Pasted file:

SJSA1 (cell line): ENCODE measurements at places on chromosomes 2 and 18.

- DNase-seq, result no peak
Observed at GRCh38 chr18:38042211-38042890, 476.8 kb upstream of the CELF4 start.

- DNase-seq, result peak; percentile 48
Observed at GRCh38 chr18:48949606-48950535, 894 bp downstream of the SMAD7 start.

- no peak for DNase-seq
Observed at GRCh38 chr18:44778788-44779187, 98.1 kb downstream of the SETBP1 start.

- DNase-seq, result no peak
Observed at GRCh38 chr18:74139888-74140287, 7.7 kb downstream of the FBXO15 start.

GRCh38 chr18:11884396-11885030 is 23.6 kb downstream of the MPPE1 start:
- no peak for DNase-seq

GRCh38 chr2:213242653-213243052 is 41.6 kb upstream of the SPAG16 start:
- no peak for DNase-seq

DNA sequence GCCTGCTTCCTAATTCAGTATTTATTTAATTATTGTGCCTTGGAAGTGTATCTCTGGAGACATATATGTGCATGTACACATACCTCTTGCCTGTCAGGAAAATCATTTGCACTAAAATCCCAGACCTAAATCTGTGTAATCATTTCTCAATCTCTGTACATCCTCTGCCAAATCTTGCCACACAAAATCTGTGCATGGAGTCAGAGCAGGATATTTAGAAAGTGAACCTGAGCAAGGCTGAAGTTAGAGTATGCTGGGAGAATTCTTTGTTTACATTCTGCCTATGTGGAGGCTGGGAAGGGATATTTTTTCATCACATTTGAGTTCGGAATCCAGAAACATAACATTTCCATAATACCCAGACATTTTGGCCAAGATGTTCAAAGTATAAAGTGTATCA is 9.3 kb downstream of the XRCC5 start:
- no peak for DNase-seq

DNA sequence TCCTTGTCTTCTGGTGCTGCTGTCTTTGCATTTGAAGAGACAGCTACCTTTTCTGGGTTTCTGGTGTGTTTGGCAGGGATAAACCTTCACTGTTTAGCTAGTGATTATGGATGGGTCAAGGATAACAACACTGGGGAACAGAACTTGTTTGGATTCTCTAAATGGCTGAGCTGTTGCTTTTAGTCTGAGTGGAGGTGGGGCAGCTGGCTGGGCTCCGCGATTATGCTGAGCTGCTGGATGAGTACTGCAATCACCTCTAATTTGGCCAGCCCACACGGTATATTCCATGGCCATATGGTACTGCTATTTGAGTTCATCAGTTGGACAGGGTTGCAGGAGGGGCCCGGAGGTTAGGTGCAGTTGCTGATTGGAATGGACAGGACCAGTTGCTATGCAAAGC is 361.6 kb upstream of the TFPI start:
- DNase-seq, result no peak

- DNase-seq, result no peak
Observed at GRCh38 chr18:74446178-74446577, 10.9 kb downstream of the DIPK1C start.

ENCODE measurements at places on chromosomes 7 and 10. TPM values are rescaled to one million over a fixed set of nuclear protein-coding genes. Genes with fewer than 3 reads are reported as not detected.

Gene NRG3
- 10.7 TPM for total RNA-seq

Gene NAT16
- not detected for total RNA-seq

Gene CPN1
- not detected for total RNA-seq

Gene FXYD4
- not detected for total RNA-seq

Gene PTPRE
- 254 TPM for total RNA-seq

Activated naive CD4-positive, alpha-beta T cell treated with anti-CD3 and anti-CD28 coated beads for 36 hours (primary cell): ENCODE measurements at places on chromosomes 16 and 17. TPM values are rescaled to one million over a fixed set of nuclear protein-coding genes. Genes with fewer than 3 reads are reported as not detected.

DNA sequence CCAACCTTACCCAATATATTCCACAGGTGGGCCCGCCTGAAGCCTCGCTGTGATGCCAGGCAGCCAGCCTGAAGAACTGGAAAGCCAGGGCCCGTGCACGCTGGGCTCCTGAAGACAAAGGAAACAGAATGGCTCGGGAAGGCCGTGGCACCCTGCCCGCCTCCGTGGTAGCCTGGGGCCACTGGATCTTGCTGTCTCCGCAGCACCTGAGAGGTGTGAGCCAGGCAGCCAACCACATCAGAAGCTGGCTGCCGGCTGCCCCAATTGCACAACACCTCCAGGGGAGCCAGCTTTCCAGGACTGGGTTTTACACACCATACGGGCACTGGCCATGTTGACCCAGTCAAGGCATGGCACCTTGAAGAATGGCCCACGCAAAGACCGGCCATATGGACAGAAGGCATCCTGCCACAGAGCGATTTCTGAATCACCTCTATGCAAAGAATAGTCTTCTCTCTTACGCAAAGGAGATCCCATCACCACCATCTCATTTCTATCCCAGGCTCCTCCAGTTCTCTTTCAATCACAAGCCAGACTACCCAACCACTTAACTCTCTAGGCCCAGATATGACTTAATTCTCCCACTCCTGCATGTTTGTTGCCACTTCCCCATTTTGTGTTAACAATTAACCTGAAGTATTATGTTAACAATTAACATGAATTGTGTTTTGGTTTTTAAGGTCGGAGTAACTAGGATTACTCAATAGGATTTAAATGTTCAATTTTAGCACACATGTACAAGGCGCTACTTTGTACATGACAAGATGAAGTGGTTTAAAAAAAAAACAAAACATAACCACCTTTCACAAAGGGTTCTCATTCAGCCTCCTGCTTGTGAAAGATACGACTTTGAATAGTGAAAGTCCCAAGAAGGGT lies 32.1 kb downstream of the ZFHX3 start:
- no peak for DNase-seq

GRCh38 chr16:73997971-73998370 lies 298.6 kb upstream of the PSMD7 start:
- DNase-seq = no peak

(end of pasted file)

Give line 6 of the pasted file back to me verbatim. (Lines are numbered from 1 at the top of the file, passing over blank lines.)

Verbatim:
- no peak for DNase-seq